Censusing Animal Populations from Space (CAPS)

Developing a cost-effective, remote sensing-based method for monitoring animal populations from space.caps 2

 

CAPS Timeline

CAPS timeline

CAPS was officially approved by the SOOS SSC in October 2015. A detailed action plan is in development.

 

 

 

 

Overview

Despite being the greatest consumers of krill in the Southern Ocean, our understanding of the status and trends in pack-ice seal populations and their relationship with key habitat characteristics, such as sea-ice, currently represents a major knowledge gap. Until now, it has been too logistically challenging and expensive to conduct regular pack-ice seal surveys at a spatial scale sufficient for assessing their regional-scale abundance and distribution; as a result, pack-ice seals have been largely neglected, with the notable exception of a large international survey of pack-ice seals conducted between 1999-2001 (APIS I). Remote sensing based methods provide a cost-effective approach to monitoring seals that will enable these otherwise elusive data be made available.

This WG contributes not only to the scientific objectives of Theme 6, but also SOOS Objective 2, by advancing the development of cost-effective monitoring approaches to assess changes in Southern Ocean Systems.

Terms of Reference

The APIS II working group will aim to fulfil the following terms of reference over four years:

  1. Hold annual meetings of the working group, and to source funding to enable this;
     
  2. Develop standardised methods that are easily understood by different Antarctic stakeholders, including policy stakeholders, which are repeatable, and easily transferred to other research teams looking to contribute to these surveys;
     
  3. Determine the optimal division of labor to achieve regular continental-scale surveys. One option might be to perform regional assessments that could be combined post-facto into a global assessment. The advantage of this approach is that it naturally accommodates regionally specific approaches that account for differences in satellite coverage, regional climate differences e.g. cloud cover, sea ice conditions, the spatial distribution and composition of the seal assemblages, and the capacity to perform ground truth surveys;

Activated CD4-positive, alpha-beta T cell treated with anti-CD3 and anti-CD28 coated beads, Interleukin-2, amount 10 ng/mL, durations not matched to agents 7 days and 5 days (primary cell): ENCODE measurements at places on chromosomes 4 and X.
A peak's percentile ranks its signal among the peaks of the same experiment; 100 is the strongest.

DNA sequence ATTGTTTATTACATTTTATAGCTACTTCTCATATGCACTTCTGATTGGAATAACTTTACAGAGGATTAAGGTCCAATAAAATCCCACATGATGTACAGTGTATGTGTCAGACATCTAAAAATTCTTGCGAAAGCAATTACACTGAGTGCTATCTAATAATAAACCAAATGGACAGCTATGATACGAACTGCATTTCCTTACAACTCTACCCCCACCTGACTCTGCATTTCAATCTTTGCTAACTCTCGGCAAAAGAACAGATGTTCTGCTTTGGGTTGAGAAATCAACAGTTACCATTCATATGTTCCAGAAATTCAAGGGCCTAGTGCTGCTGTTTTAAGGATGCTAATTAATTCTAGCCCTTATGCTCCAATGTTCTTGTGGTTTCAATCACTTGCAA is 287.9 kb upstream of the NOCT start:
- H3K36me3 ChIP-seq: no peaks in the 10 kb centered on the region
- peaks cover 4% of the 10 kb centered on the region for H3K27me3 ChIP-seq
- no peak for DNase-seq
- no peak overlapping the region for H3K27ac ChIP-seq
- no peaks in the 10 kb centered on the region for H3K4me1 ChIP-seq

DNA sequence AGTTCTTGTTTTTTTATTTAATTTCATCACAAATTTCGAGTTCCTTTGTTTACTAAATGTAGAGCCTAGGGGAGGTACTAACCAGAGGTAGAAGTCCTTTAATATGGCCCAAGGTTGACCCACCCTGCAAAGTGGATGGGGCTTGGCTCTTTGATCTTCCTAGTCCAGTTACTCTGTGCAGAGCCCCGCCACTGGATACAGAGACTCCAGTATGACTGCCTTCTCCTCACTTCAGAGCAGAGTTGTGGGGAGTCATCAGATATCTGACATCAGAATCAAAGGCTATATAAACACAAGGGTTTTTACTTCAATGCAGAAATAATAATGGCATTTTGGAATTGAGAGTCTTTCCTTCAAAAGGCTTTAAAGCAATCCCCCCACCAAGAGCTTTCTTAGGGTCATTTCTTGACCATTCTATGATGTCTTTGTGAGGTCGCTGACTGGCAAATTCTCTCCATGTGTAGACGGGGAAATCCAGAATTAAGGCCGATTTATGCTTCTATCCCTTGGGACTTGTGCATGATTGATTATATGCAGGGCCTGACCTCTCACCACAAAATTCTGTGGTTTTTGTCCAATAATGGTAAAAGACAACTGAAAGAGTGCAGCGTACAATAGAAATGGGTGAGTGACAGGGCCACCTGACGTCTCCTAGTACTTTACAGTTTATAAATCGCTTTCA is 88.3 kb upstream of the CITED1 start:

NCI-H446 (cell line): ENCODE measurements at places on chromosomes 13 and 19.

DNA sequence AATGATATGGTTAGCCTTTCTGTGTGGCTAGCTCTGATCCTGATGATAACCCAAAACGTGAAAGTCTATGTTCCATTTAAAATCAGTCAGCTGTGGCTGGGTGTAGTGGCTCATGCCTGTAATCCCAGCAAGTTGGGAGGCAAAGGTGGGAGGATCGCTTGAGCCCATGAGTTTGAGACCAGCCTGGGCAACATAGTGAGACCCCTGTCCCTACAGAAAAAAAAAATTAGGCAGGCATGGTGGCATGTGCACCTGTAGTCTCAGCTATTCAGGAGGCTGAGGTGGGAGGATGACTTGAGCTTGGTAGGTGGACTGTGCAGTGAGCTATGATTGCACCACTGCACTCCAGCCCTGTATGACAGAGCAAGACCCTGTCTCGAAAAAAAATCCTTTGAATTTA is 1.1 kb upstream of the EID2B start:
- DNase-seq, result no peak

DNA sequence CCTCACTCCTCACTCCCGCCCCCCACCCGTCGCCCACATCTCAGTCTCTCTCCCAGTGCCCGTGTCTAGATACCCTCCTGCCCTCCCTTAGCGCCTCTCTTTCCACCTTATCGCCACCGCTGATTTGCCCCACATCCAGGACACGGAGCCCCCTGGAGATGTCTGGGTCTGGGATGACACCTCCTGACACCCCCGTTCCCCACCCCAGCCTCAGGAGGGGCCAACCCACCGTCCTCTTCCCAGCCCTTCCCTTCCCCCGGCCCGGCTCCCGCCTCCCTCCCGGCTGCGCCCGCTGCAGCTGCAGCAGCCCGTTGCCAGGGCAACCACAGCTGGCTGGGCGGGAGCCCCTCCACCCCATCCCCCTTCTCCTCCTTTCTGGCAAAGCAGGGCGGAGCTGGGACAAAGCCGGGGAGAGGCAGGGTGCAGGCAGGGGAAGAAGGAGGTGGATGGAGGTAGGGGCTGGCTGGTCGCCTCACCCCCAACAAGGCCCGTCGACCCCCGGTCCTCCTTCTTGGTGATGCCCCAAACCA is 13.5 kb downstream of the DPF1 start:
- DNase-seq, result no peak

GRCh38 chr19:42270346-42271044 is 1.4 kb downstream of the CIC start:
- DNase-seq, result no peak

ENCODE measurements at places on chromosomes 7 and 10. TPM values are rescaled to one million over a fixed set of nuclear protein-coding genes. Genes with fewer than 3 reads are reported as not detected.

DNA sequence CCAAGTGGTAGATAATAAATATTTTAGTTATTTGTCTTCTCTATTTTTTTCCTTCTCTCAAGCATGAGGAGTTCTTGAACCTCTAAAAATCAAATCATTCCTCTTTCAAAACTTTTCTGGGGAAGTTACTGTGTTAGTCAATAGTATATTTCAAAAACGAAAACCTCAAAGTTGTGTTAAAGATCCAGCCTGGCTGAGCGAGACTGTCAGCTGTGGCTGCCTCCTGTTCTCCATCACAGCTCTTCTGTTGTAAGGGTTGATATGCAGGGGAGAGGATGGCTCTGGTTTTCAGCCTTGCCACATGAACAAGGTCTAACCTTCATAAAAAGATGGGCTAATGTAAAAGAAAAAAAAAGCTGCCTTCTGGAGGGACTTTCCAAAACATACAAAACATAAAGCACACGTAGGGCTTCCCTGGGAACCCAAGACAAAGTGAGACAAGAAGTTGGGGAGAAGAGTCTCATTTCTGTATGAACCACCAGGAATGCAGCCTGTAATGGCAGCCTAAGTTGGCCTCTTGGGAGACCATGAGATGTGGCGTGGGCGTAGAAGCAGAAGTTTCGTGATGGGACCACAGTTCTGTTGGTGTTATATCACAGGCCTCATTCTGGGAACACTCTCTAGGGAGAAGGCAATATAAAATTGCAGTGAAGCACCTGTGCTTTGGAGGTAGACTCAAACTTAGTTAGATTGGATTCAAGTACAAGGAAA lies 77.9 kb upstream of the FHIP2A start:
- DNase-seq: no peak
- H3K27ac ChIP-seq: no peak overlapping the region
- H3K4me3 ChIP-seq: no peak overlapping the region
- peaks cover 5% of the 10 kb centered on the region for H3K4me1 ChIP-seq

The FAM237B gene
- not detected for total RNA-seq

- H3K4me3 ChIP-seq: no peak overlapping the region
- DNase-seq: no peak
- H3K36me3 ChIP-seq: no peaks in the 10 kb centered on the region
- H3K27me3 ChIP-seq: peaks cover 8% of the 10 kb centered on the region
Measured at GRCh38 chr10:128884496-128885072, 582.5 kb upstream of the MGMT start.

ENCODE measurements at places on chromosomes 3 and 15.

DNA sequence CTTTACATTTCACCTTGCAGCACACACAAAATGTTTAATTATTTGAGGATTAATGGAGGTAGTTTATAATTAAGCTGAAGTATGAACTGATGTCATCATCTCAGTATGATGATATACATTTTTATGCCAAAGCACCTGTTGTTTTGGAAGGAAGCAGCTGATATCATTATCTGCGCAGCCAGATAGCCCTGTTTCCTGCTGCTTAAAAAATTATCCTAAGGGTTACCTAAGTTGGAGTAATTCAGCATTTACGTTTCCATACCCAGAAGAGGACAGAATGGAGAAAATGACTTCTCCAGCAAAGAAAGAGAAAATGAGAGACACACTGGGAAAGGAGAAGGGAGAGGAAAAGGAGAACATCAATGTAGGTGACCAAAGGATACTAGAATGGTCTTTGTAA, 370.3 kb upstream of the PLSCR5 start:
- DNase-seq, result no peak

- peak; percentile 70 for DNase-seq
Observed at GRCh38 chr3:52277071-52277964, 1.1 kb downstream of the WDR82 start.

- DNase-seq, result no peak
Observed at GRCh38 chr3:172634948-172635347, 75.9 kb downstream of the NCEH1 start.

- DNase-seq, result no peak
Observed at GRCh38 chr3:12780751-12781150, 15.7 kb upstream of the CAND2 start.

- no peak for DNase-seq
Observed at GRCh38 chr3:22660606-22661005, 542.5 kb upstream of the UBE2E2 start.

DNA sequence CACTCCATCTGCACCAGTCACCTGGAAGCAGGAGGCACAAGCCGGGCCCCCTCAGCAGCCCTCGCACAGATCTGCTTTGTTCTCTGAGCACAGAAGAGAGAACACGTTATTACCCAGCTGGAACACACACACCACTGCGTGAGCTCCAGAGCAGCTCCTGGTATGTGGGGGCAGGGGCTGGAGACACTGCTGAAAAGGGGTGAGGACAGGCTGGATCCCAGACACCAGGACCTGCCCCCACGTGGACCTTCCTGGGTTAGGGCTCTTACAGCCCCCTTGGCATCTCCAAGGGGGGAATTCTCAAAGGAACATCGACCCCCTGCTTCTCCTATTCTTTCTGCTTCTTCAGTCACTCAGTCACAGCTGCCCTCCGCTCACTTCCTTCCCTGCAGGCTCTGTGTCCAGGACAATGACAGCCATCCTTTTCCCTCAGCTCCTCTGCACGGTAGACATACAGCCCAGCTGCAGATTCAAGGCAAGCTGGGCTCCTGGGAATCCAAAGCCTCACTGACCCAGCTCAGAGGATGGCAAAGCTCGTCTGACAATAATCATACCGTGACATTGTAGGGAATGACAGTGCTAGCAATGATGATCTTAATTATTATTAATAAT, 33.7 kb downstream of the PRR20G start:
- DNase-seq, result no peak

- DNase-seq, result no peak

4. Develop analytical/statistical procedures for estimating seal abundance and associated estimates of error, with particular consideration of estimator bias and precision;
     
  5. Establish how population estimates and other products would be delivered to end users such as CCAMLR, SOOS, and SCAR.

Participants

CAPS is a multi-disciplinary team of seal ecologists, remote sensing experts and southern Ocean ecosystem specialists:

Prof Mark Hindell (CAPS Co-Chair; IMAS, AUS)
Dr Peter Fretwell (CAPS Co-Chair; BAS, UK)
Phil Trathan (BAS, UK) Heather Lynch (Stony Brook University, US)
Dan Costa (SOOS, US)
Kit Kovacs (Norwegian Polar Institute, NOR)
Andrew Lowther (Norwegian Polar Institute, NOR)
Andrew Constable (Australian Antarctic Division, AUS)
Colin Southwell (Australian Antarctic Division, AUS)
Bill de la Mare (Australian Antarctic Division, AUS)
Michelle LaRue (University of Minnesota, USA)
Clive McMahon (Integrated Marine Observing System, AUS)

Products and Reports

  1. CAPS Working Group held their first workshop in 2016. The full meeting report is available here

Planned Products and Outcomes

  1. The working group will facilitate the development of tools that enable high resolution satellite images to be used to estimate the numbers of pack-ice seals. Such data are needed for assessing and presenting results of the state of Southern Ocean ecosystems for use by managers. The outputs will be automated algorithms for reliably detecting seals in satellite images. An important aspect of this work will be to assess the algorithms against known presence and absence of seals to provide ground truthing and ultimately measures of estimate uncertainty. We further intend to develop and test the applicability of automated and semi-automated routines using different resolution of VHR imagery. Sampling approaches and recommendations will be made available on the SOOS Web site.
     
  2. Design and implement a cost-effective survey design based on the use of satellite images, to assess the circumpolar status of pack-ice seals. The outputs will be a robust survey design including (a) the number of images needed to sample the region and to minimise uncertainty of the resulting estimates and (b) the spatial sampling arrangement, taking into account the stratified nature of the distribution of pack-ice seals with respect to the continental shelf.
     
  3. If outcomes 1 and 2 are successfully achieved, to assess the state of the krill predator (pack-ice seals) component of the Antarctic marine ecosystem. The last quantitative assessment of crabeater seal numbers was from surveys conducted 15 years ago, so a new assessment will address key questions regarding the trends in seal abundance.
     
  4. To develop a habitat model for pack-ice seals based on seal distribution and physical parameters including sea-ice concentration (taken directly from the images), bathymetry and a suite of derived variables such as age of ice.
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